The Jan Hus Memorial stands at one end of Old Town Square, Prague in the Czech Republic. The huge monument depicts victorious Hussite warriors and Protestants who were forced into exile 200 years after Hus, and a young mother who symbolises national rebirth. The monument was so large that the sculptor designed and built his own villa and studio where the work could be carried out. It was unveiled in 1915 to commemorate the 500th anniversary of Jan Hus' martyrdom.
The memorial was designed by Ladislav Šaloun and paid for solely by public donations. Born in 1369, Hus became an influential religious thinker, philosopher, and reformer in Prague. From within the Orthodox Greek Church, Cyril and Methodius ("Apostles of the Slavs") had created a Slavic-language Bible and began Church services in the Czech language in 863 at the request of Greater Moravia's ruler. Religion in the "language of the people" became a Bohemian tradition. The Archdiocese of Moravia was created in 867, independent of the German and Roman church hierarchy.
Slavic independence became a target for attack. Accordingly, the Czech patriot Hus believed that mass should be given in the vernacular, or local language, rather than in Latin and leaned toward Orthodox Christian views of hierarchy, as well as many teachings of John Wycliffe. Hus was ultimately condemned by the Council of Constance and burned at the stake in 1415.
To the people of Bohemia and other regions around Prague, Jan Hus became a symbol of dissidence and a symbol of strength against oppressive regimes. His opposition to church control by the Vatican gave strength to those who opposed control of Czech lands by the Habsburgs in the 19th century, and Hus soon became a symbol of anti-Habsburg rule. He is said to stand arrogantly in the square in defiance of the cathedral before him. In 1918, a Marian Column that had been erected in the square shortly after the Thirty Years' War was demolished in celebration of independence from the Habsburg empire.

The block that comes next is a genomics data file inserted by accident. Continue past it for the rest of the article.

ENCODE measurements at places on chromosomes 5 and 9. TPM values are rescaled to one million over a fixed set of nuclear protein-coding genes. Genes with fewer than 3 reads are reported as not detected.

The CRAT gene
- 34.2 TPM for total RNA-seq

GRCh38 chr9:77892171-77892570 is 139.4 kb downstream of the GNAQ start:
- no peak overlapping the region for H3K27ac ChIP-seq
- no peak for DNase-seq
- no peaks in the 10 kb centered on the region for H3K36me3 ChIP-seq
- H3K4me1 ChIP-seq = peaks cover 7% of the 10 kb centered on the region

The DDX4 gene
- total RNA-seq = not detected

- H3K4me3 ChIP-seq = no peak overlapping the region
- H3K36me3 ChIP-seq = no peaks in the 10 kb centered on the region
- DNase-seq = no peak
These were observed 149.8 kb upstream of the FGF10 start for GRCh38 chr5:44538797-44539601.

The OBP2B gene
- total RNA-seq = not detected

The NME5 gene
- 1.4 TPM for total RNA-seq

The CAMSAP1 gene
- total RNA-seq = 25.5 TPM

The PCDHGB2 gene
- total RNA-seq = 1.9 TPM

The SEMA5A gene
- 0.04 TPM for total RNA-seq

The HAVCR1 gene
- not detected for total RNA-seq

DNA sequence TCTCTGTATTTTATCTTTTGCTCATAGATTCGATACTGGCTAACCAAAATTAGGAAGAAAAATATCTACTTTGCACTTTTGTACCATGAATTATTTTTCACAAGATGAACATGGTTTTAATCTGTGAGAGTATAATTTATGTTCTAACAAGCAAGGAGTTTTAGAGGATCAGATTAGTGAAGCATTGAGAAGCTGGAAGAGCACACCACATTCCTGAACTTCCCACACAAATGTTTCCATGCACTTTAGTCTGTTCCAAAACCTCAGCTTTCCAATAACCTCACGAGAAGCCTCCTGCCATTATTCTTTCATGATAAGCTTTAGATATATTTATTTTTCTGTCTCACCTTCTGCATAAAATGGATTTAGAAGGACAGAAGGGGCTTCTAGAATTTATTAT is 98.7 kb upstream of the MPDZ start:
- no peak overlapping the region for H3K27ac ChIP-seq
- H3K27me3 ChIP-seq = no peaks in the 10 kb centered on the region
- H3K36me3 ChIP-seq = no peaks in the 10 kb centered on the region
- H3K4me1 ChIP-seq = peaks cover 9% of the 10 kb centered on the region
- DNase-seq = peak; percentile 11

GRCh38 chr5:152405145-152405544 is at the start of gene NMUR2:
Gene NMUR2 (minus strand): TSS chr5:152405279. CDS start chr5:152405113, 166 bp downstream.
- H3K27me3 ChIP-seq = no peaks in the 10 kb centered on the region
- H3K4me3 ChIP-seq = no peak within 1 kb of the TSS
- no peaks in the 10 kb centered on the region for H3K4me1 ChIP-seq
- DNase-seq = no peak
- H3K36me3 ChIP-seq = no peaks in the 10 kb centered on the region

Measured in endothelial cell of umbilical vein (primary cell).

When Czechoslovakia was under Communist rule, sitting at the feet of the Jan Hus memorial became a way of quietly expressing their opinion and opposition against the Communist rule. Another memorial statue commemorating Jan Hus is found in the Union Cemetery in Bohemia, Long Island. This statue was erected in 1893 by voluntary contributions from Czech immigrants, and it is the first officially dedicated memorial in the United States erected to honour a foreigner.